The concept of a dog smiling is something we hear frequently. Business even have “best smile” contests where you can send in a picture of your dog’s grin to win a reward. But do dogs actually smile? If so, does there smile indicate the exact same thing as when we smile?
Dog Smiling: What Does It Mean?
Perhaps the most common “smile” from a dog, is the submissive smile, so called due to the fact that dogs do it when trying to “appease” another dog or individual. In this pose, the dog lifts his upper lip approximately expose his front teeth with a closed mouth. Puppies will do this to older dogs, and dogs will do it to us when they are unpleasant about something or if the individual or other dog is showing hostility to them. And keep in mind, much like people, not all dogs use the specific very same expressions. Each individual dog will have their own traits.
The issue with the “submissive smile” is that it can look really much like an aggressive “smile” or snarl. Dog’s will also pull their lips back to reveal with front teeth when they are about to bite. Often, the lips go back (different from the vertical lift seen in the submissive smile). BUT, in some cases they will raise the lips up in the same way, making it difficult to inform if the dog is calming you, alerting you of impending aggression, or if the dog himself has actually not chosen which route to take.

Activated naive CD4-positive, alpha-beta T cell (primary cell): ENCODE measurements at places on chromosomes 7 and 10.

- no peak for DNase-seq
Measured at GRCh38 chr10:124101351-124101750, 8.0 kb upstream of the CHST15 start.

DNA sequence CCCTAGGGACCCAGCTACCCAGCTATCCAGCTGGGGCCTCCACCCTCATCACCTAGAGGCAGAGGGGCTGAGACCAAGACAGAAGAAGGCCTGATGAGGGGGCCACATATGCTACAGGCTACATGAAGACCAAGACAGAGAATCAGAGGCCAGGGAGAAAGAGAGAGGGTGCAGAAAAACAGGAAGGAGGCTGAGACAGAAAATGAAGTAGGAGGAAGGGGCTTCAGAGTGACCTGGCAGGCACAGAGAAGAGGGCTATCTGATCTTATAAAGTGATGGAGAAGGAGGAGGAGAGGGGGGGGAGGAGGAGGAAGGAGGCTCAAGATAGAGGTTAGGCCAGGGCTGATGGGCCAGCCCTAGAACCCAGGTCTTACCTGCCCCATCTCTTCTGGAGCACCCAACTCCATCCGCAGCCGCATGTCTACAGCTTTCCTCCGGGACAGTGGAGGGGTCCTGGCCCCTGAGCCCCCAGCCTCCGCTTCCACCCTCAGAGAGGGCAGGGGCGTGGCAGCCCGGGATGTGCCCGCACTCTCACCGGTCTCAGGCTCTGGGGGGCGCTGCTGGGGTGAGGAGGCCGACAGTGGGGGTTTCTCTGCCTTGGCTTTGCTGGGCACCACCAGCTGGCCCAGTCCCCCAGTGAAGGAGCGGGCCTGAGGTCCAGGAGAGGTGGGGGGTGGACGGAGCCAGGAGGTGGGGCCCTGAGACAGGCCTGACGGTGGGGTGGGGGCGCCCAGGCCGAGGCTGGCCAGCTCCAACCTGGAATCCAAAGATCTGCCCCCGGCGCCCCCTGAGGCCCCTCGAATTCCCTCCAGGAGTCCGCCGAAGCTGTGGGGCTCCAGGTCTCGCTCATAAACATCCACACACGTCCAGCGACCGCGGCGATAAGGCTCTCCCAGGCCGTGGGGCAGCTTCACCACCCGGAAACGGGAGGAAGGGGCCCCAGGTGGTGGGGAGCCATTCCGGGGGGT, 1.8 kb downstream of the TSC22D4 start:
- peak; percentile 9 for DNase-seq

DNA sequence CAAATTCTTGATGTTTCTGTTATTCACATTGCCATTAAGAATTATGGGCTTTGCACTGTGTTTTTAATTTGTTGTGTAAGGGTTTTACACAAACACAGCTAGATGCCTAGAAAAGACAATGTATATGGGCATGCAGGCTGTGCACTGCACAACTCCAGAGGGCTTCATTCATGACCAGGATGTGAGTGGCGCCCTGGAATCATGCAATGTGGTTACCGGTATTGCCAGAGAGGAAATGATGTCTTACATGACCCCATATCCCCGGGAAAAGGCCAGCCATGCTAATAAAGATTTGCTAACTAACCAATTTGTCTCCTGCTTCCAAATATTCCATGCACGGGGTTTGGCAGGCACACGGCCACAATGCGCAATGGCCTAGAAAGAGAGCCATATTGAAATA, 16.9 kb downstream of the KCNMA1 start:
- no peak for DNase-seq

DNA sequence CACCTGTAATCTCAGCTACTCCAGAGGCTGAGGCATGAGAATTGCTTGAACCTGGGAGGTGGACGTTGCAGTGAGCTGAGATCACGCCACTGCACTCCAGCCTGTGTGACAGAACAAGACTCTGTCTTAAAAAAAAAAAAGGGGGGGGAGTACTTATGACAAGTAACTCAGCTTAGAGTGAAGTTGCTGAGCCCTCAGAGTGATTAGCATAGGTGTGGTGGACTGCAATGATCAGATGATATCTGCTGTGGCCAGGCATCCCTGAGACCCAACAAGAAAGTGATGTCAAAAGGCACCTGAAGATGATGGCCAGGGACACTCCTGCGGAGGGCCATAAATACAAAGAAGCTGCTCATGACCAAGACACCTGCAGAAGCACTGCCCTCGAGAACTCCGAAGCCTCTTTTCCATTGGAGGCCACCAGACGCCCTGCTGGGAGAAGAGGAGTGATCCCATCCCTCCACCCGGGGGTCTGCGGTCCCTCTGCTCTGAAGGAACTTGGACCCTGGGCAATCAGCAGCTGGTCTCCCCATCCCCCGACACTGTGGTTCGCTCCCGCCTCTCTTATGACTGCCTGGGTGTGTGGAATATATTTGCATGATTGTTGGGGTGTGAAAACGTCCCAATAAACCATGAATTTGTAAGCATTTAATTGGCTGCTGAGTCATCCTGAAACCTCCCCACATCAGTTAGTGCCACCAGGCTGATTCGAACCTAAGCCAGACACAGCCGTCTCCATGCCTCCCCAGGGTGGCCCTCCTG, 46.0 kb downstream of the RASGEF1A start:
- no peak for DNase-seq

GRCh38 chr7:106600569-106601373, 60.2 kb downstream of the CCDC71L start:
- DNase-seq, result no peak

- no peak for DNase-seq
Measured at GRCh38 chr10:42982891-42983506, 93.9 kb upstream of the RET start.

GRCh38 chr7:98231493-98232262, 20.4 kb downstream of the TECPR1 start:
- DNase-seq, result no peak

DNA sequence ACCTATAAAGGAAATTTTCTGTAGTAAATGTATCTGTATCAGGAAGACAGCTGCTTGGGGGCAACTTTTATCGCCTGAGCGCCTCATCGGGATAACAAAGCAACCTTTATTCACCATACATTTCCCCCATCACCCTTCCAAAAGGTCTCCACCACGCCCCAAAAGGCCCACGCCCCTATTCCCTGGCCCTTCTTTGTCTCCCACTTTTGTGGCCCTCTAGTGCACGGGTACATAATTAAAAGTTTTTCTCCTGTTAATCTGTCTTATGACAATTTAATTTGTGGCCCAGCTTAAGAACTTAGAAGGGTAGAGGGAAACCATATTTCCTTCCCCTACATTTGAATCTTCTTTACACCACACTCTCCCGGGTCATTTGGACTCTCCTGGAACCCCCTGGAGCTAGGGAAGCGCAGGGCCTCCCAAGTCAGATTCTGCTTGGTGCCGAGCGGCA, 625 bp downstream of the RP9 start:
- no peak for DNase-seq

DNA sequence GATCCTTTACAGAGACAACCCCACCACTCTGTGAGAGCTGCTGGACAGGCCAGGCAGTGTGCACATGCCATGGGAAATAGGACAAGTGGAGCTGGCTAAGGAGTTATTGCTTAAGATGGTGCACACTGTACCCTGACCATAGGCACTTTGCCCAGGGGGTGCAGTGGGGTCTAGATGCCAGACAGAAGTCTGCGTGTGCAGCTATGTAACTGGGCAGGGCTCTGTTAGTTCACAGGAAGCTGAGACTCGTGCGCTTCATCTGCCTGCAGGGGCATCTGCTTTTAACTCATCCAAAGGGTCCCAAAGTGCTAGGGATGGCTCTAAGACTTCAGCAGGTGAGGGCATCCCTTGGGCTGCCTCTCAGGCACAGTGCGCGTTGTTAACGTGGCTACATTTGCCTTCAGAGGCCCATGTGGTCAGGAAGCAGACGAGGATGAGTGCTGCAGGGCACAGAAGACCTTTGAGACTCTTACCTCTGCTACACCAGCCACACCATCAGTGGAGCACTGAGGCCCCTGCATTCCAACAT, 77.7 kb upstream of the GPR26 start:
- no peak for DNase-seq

” [My] just caution is that without seeing the entire dog, often the smiles can be misinterpreted. It’s good to take the facial expression together in context with the remainder of the dog’s body language to be sure it’s a smile and not an aggressive display screen,” cautions Robin Bennett, CPDT-KA.
Compare the dog with the submissive smile, happily supplied by Tao Of The Paw, with the snarling dog in the second picture. Because both of these smiles look very comparable, is necessary to take a look at the rest of the dog before chosen how to react. Otherwise, you may get bit by a dog that was offering you clear signals to stay away.
In wolves, the expression we consider a smile suggests anxiousness or submission to another wolf. Dogs also are hard-wired to translate the expression in this manner. To indicate that he accepts his secondary position, a subordinate dog pulls back the corner of his lips, which pulls the mouth into that pleased face we acknowledge as a smile.
Do Dogs Smile Out of Happiness?
Generally when dogs are stated to be “smiling” in the anthropological sense, from happiness, it is when they have ears forward or in the relaxed state for the breed, unwinded eyes, and a big wide open mouth, with tongue hanging out, in some cases panting too. So, is this a delighted dog?
“I think there is some joy since the body language of the dog who is smiling often contains some of the loose, wiggly signals we would see in a happy dog. However, I don’t know that joy is the only emotion,” states Bennettt.
For instance, a dog with an open mouth that looks delighted, might in fact be hot and uneasy or stressed out, neither of which would be thought about “pleased” by a human.
Next time you are pretty sure your dog is happy take a look at the entire image and see if you can inform what she is actually attempting to state to you. And definitely do that before you approach a dog that possibly cautioning you to stay away.